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Graffiti discovered in April by USFS employees.

Earlier this spring when US Forest Service employees discovered the graffiti tag “BLEST” spray-painted on trees and rocks along the trail to Hanging Lake—a waterfall-fed turquoise pool deep in Glenwood Canyon designated as a National Natural Landmark in 2011—they were more crestfallen than surprised. “Our reaction when we found the vandalism was just disappointment,” says Aaron Mayville, district ranger for the Eagle-Holy Cross Ranger District, which oversees nearly 700,000 acres of public lands from Vail Pass to Hanging Lake, 22 miles west of Eagle. “Every year we have some occurrences of vandalism, and it’s just a very visual and visceral example of some of the bad behavior that goes on there.”

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Hanging Lake's beauty tends to attract a crowd, but that doesn't come without a price.

The other kinds of bad behavior Mayville refers to range from defiant pet owners (who blatantly ignore signage prohibiting dogs) to visitors swimming in the lake (also verboten, since body oils dissolve fragile shoreline mineral deposits) to hikers ambling off trail (and trampling delicate vegetation) and parking scofflaws who leave their vehicles on grass medians, and even on the bike path. On peak holiday weekends when overflow traffic backs up onto the interstate, disputes over parking spaces sometimes escalate from harsh words to fisticuffs.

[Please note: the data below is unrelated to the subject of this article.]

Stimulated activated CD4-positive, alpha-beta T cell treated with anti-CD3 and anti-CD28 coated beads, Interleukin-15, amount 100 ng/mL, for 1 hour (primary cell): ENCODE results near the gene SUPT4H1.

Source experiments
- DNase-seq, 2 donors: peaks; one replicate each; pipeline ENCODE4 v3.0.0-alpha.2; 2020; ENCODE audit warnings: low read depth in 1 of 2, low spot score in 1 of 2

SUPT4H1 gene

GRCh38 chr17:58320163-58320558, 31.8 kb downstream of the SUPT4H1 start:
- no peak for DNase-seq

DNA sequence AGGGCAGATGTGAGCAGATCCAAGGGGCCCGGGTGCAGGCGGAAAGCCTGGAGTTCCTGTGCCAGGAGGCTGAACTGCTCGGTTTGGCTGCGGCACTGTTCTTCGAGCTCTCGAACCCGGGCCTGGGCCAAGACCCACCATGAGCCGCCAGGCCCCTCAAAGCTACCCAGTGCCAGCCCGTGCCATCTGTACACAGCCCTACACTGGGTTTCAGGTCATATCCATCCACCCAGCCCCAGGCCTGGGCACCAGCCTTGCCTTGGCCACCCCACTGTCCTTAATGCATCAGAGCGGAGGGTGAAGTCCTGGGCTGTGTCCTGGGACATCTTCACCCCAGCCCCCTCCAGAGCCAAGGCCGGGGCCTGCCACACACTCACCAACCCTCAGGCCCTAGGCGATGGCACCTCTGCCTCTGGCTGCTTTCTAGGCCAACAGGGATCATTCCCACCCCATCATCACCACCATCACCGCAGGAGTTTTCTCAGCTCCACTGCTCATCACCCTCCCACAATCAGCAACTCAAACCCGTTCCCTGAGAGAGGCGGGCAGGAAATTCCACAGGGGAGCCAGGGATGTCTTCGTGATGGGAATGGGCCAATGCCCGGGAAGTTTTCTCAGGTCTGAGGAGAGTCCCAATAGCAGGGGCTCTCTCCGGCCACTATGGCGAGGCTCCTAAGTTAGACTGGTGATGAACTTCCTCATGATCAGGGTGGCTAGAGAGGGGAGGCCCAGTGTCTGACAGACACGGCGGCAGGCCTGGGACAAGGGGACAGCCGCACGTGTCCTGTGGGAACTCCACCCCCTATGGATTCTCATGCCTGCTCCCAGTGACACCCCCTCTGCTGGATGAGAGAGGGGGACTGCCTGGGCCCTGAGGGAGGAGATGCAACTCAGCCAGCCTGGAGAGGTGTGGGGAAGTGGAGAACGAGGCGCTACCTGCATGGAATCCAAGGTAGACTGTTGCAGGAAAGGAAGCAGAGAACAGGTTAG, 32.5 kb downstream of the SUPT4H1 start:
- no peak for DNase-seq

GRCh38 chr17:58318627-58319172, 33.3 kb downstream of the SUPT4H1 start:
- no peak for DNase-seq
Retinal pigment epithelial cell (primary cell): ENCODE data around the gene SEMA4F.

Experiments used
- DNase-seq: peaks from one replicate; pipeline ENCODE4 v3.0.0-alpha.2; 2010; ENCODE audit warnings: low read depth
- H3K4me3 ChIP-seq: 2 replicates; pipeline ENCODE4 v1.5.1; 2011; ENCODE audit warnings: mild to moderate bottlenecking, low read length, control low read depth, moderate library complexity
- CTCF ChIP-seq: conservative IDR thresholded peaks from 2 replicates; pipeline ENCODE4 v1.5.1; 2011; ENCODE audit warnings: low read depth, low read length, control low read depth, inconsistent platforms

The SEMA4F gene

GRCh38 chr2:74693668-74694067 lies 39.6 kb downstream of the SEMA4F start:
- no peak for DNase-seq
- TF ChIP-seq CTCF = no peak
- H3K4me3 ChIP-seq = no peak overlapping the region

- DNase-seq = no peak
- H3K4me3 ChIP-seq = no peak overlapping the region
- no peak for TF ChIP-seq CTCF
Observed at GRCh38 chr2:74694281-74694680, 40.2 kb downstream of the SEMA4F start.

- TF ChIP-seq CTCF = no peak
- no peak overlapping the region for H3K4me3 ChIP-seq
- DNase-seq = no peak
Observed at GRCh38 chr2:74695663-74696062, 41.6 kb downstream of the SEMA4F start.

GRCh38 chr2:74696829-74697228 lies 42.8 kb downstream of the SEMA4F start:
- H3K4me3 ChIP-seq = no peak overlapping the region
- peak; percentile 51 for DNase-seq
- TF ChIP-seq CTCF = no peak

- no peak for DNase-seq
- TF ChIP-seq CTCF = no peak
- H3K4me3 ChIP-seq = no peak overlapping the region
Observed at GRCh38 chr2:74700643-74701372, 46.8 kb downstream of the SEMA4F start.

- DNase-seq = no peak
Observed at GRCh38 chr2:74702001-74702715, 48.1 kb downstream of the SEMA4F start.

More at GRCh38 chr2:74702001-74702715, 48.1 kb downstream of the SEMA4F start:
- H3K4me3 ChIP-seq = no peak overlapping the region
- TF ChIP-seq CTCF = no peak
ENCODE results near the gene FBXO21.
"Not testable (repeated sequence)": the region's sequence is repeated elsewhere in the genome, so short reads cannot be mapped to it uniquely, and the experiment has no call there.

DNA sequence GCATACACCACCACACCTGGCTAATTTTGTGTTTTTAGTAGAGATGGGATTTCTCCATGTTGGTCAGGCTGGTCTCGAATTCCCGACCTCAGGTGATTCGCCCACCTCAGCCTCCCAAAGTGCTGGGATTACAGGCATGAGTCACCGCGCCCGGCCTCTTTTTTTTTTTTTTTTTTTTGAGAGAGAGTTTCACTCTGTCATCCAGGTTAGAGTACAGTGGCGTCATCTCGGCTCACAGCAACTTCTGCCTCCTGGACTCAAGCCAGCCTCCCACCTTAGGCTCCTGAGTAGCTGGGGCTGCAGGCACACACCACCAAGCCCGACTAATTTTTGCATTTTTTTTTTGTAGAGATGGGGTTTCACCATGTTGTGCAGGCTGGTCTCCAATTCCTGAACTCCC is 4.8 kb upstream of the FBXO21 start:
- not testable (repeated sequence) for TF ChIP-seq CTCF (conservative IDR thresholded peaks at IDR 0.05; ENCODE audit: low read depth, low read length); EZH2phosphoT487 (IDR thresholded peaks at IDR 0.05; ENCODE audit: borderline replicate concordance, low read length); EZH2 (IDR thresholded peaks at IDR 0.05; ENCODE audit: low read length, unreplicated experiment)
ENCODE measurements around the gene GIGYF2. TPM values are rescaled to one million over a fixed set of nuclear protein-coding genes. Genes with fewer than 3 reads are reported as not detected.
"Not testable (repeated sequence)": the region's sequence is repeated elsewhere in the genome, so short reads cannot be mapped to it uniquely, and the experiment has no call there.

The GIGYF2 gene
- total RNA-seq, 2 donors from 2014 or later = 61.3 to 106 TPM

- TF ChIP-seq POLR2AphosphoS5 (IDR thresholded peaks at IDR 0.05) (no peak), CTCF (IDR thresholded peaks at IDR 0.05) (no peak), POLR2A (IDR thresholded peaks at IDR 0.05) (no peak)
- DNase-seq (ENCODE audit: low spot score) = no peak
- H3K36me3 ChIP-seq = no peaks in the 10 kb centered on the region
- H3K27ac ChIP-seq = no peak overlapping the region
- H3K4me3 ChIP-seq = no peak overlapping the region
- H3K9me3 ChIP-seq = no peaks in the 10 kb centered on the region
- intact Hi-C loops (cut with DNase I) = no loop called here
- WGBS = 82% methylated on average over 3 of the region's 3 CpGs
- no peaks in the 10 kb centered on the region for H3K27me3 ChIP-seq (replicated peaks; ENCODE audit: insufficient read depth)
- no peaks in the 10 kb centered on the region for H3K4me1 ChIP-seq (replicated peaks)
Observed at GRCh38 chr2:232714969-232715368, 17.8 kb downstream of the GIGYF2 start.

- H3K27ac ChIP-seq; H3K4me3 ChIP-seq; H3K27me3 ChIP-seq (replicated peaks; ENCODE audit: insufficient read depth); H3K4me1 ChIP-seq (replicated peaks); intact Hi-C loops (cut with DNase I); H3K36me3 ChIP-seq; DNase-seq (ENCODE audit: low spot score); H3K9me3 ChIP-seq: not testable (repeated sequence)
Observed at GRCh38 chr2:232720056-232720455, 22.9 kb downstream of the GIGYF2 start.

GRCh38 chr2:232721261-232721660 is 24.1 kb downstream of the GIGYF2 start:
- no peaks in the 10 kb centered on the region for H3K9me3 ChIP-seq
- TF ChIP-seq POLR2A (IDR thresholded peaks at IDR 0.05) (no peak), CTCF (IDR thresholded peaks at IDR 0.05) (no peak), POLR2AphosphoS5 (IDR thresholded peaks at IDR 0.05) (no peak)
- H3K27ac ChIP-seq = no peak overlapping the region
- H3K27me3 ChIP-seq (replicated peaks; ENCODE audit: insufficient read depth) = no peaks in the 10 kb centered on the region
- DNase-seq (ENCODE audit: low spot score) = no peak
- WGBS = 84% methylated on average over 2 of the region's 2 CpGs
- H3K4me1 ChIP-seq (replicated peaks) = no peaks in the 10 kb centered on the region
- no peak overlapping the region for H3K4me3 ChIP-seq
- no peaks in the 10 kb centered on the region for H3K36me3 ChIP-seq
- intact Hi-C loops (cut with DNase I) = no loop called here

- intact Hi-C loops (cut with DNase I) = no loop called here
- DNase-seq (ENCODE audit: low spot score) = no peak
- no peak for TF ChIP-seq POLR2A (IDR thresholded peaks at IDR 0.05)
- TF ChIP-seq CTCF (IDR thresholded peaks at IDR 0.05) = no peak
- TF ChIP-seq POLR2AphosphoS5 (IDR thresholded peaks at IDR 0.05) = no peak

“Fights break out, people park illegally, it’s chaos,” says Mayville, who notes that the situation has become progressively worse every summer as seasonal visitation has surged from 90,000 in 2012 to 137,000 in 2016. “You have the stress and chaos and high tempers. You see people not staying on the trails, incidents of graffiti and vandalism, people jumping into the lake, bringing dogs and degrading the overall experience for the responsible users.”

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District Ranger Aaron Mayville at the US Forest Service's White River National Forest Headquarters in Minturn.

Driven by complaints and an escalating public safety liability, the Forest Service in 2013 convened a stakeholder group (including the nearby town of Glenwood Springs, Garfield County, the Colorado State Patrol, and the Colorado Department of Transportation) to assess the situation and recommend a long-term solution. The group’s Hanging Lake Visitor Use Management Plan was released for public comment in June. The proposal, modeled after similar programs at Utah’s Zion National Park and Aspen’s Maroon Bells, calls for a reservation system that would require visitors to park at a remote lot in or around Glenwood Springs and pay for reserved seats on shuttle buses to and from the Hanging Lake trailhead, limiting the influx of daily visitors to no more than 615 (established as the site’s capacity, just under the weekday summer average, but nearly half the number that has inundated the lake on previous Fourth of July weekends). Pending public approval and assuming questions about funding and fees imposed by the shuttle service can be resolved, Mayville says the new management will go into effect as soon as the summer of 2018.

“The bottom line is that there are more cars coming into this place than we can accommodate,” he stresses. “This has the potential to really improve the experience for our visitors, and give the trail and the lake a little bit of a break.”

What’s the alternative?

“Closing the lake is always a tool in our toolbox,” Mayville says. “But I’m optimistic, and I don’t think it will come to that."

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